Tuesday, May 7, 2013

Hot Roads and Hot Records

Yesterday, Seattle Tacoma Airport hit 87F, the all-time record for the date and the warmest temperature in the ENTIRE continental U.S. (we tied Phoenix).    Pretty amazing.

But if you think the air temperatures were warm what about the roads?  The City of Seattle put in a number of road temperature sensors to allow it to be better prepared for freezing temperatures, and those sensors are still active in the summer.   Washington DOT also has road temperature sensors.  Let's see what they showed!  Here are the readings at 4 PM, near the time of maximum air temperatures for most sites (from the Seattle SnowWatch site).  Wow.  A number of road sensors (temps inside of rectangles) were in the 100s, with one near Southcenter (Renton) at 110F.   Not hot enough to fry an egg perhaps....but toasty.    During the summer, we should rename the web page, TarWatch.

Some interesting contrasts in air temperature, with some coastal locations in West Seattle only in the mid to upper 60s, while a few locations on the east side hit the upper 80s to lower 90s.

At night, road surfaces and other urban materials (e.g., stone, brick) don't cool off as fast as vegetation and thus are notably warmer.  Here is what the temperatures were like at 3 AM Tuesday.  The road temperatures had dropped to the mid 60s to lower 70s, while the air temperatures had declined into the mid-50s.  This retention and slow release of heat by roads are one contributor to the urban heat island effect in which urban cores (with lots of roads and buildings) stay warmer at night than rural areas.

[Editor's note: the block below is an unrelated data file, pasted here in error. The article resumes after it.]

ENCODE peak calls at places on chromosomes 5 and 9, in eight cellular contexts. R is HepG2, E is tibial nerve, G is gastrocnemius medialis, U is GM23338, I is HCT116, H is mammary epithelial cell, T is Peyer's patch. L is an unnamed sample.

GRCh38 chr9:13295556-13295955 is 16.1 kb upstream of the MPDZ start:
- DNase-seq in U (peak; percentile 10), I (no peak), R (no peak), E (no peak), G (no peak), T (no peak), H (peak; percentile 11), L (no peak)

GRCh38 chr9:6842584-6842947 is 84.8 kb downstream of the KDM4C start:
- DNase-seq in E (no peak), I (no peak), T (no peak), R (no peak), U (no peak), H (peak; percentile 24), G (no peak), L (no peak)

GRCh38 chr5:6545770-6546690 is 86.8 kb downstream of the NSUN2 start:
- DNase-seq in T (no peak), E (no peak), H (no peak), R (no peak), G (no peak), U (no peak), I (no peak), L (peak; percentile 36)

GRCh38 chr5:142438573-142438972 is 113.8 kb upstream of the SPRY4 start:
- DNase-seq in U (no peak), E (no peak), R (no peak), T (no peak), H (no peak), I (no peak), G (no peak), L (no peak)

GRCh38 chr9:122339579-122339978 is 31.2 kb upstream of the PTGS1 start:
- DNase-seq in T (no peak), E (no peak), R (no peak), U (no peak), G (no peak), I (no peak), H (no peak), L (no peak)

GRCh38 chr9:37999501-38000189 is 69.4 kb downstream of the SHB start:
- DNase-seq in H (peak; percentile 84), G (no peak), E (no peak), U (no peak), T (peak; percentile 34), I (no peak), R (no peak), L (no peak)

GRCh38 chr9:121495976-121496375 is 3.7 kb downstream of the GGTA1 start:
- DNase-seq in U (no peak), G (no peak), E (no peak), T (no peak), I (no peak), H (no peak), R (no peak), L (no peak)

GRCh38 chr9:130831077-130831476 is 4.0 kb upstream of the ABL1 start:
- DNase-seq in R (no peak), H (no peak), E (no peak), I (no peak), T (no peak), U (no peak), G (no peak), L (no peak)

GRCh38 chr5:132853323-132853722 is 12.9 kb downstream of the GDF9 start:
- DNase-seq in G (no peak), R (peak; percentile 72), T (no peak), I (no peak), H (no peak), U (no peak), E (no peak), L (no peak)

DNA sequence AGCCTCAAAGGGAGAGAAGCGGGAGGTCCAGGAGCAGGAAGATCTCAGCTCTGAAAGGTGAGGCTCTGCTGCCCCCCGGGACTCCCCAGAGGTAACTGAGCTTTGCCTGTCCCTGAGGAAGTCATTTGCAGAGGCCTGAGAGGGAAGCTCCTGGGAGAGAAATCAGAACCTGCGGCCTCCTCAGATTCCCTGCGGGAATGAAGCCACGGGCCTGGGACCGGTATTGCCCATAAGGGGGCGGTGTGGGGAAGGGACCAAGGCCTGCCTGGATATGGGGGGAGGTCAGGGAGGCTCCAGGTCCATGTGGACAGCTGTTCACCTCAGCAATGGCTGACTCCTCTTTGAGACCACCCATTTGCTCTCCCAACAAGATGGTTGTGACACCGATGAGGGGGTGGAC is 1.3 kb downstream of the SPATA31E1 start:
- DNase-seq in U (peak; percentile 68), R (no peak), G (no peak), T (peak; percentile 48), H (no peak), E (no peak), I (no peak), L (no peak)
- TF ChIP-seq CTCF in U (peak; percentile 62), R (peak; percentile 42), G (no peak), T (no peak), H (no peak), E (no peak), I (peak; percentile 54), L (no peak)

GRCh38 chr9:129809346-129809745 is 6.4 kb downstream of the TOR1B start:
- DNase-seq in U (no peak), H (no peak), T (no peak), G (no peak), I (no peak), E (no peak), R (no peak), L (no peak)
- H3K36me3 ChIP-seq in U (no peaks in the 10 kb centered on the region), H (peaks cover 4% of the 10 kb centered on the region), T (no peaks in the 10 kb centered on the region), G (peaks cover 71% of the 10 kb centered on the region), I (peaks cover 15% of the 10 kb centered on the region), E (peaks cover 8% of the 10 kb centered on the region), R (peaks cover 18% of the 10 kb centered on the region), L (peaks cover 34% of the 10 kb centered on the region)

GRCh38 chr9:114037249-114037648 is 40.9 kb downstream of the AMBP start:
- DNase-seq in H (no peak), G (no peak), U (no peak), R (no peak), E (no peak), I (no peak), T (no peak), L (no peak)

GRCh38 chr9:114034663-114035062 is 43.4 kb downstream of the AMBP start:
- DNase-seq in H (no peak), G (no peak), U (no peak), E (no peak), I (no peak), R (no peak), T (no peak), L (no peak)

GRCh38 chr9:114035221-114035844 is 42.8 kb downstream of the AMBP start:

UW undergraduate Jason Phelps did some climatology research and found that that maximum run of dry days at Seattle starting May first was 8, and we will clearly beat that this week (hasn't rain this month and won't start until late Saturday or Sunday).   And there are other records (consecutive days above 65F in the beginning of the month) that will will also clearly smash.

Tomorrow will be a cooler day as a minor marine push occurs.  Low clouds pushed up the clouds on Monday, and during the evening they began to extend into the Strait of Juan de Fuca and along the Washington coast (see visible satellite imagery at 6:10 PM Monday below).  Some low clouds might just reach the Puget Sound lowlands, but they will be thin enough to be burned back by the powerful May sun.


So enjoy a near perfect week and one suitable for putting in those tomato plants (I did so tonight).  But rain is on the horizon for Sunday.

5 comments:

Emily said...

What's the 97 degree spot about near Battle Point on Bainbridge?

Just AboveNOAA said...

hot roads are interesting and all, thankee; but we (the great unwashed) are hoping for an explanation from our meteorological priesthood! why was our blessed normally cool and gray zone threatened with Phoenix-like hell? were we bad? is this the shape of things to come? are broken records to become the norm (such that unbroken records are broken records)?? say us some sooth.

Jim S said...

KDLS was 91 and the hottest location on the classic NWS Difax map. KP69 in northern Idaho is also listed at 91, but that appears to be a bad ob.

Rod said...

Indeed, Cliff.

I believe this is the earliest that I have ever planted corn in West Seattle in 17 years...on April 30th. Hoping the forecast would be spot on...

Today, the corn sprouts are emerging...

Great job, meteorologists. Great job.

scrubjay93 said...

You put in tomato plants! Now it's going to rain for sure :(